A common warning sign of nursing home abuse in Tennessee and elsewhere is bedsores, which are also known as pressure ulcers. They arise because somebody stays in the same position in a bed or chair for far too long. The accumulated pressure on one spot of the body causes a sore to develop.
Elderly nursing home residents often can’t move as much as they would like or at all, and pressure sores can be a sign that they have been left too long in the same position without being moved. Bedsores are worsened by malnutrition or dehydration. The lack of nutrients causes the immune system to get overtaxed, resulting sometimes in an infection.
There are numerous Tennessee laws designed to make sure that nursing homes provide a uniform minimum standard of care. The laws are supposed to make sure that residents’ needs met and are kept in good health. These laws require, among other things, that facilities provide food and water to residents and provide at least two showers every week and more upon request.
The nursing home is supposed to change the bed linens so that the patient is kept clean, and staff members are required to turn elderly patients every two hours so that bedsores don’t develop. Both the staff and the administrators are supposed to be appropriately trained and skilled so that a high standard of care is provided. For example, nursing home administrators are supposed to have at least one form of certification before being hired for their jobs.
If your elderly loved one develops bedsores while living in a nursing home facility and dies as a result, you should be aware that you may bring a private lawsuit against a nursing home for neglecting or abusing a resident. Wrongful death in Tennessee is a death caused by injuries received from someone else or a death caused by someone else’s wrongful act or omission. The right to bring a wrongful death claim belongs to specific family members or the decedent’s personal representative in a particular order of succession. The right to bring this claim belongs to a surviving spouse, but if there is no surviving spouse, the right to sue passes to surviving children, then to a personal representative of the decedent’s estate, then to surviving parents, and then to an administrator of the decedent’s estate.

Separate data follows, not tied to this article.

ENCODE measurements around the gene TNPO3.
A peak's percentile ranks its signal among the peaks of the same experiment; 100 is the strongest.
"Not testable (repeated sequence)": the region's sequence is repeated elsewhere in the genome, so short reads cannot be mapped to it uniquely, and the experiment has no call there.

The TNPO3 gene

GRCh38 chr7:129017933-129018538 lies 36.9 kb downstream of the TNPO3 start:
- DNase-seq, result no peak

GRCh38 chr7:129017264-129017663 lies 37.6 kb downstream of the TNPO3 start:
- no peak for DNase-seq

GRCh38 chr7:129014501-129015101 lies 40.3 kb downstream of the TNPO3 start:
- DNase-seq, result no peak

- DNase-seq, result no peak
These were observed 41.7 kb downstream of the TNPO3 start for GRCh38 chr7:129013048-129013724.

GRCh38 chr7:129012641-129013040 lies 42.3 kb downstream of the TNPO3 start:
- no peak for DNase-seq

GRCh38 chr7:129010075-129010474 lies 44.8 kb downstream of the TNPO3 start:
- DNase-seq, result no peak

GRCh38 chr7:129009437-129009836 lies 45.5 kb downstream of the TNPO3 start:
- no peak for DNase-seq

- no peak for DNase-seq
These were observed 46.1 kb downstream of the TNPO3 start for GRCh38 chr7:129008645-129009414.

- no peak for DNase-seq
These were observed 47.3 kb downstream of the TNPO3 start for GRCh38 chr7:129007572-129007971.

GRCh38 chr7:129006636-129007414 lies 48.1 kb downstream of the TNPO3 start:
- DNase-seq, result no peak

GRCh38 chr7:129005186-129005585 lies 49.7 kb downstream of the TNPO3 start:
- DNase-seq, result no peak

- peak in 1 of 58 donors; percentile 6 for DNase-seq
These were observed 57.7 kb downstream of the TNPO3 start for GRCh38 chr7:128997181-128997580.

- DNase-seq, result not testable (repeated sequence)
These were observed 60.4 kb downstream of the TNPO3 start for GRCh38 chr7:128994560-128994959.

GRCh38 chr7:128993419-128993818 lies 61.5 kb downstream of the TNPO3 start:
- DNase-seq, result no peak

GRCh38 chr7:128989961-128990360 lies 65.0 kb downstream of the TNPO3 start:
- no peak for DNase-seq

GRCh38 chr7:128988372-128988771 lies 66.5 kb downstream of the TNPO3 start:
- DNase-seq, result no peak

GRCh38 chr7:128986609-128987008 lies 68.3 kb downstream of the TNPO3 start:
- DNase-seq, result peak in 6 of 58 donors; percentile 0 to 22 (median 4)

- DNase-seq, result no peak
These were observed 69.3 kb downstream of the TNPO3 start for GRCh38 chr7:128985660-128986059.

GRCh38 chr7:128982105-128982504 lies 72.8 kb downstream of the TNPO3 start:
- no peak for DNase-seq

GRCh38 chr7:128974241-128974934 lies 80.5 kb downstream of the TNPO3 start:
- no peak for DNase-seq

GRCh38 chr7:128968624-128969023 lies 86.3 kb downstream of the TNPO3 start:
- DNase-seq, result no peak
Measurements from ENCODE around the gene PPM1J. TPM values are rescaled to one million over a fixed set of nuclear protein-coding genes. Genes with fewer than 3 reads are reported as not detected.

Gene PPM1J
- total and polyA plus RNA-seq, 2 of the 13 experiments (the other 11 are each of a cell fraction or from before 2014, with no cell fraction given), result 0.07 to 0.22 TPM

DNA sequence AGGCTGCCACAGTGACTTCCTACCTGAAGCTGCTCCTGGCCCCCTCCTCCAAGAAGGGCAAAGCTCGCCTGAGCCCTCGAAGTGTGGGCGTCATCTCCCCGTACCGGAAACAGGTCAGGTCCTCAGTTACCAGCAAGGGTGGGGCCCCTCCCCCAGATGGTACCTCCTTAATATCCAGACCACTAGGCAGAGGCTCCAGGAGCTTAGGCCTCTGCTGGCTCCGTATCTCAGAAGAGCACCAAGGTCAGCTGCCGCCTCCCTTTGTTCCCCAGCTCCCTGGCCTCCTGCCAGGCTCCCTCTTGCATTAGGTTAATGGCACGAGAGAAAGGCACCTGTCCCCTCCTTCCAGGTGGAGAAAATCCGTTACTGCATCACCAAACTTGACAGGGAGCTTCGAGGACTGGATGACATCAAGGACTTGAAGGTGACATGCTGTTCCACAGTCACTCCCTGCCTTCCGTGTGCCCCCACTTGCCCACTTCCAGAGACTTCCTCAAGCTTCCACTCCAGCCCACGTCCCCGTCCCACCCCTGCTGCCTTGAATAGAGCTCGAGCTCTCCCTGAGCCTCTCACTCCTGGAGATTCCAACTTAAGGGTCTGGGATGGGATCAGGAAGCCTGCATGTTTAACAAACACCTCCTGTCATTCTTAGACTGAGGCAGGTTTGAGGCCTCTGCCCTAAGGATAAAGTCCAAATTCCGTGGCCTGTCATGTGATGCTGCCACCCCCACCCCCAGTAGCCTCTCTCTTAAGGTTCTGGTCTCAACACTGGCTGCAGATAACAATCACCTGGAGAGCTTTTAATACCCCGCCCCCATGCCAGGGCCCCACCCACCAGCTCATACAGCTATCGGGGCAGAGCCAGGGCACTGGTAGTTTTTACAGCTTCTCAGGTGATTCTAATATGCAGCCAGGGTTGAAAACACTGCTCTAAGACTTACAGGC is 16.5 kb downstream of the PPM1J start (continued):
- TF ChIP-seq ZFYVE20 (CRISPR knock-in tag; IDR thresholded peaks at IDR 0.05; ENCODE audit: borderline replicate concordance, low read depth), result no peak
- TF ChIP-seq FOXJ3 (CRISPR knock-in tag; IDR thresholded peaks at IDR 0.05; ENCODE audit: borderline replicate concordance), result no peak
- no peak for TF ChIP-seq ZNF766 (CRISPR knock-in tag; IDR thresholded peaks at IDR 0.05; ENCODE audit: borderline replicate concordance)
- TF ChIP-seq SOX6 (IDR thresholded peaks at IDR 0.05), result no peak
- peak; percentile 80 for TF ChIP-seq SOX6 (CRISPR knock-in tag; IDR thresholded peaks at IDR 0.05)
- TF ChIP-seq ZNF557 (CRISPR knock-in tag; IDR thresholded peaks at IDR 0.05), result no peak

Recently, a Colorado jury awarded more than $5.5 million, which may be a record, to the son of a 77-year-old woman who suffered a wrongful death while in a nursing home owned by the corporation Life Care Centers of America, Inc. The verdict was unanimous and included $500,000 in wrongful death damages, as well as more than $57,000 in economic damages for negligence and $5 million in punitive damages.
The woman had been admitted into the nursing home in 2013 and while there, she was abused and neglected repeatedly. She suffered from bedsores, as well as infections, serious bruising, malnutrition, and dehydration. About seven months after being admitted, she died. Her 10 children had visited her regularly and performed various tasks that the nursing home staff refused to perform, like giving their mother showers. Several witnesses came forward in the trial, which took two weeks. These witnesses included the children, the facility’s employees, and several treating physicians. The facility was cited for several regulatory violations by the Colorado Department of Public Health and Environment.
If you are being abused, or you suspect a loved one was abused or neglected, the Tennessee nursing home negligence attorneys at Nahon, Saharovich & Trotz may be able to help. Contact us toll-free at 1-800-529-4004 or by completing our online form.
More Blog Posts
How to Spot Nursing Home Abuse and Neglect, November 2, 2016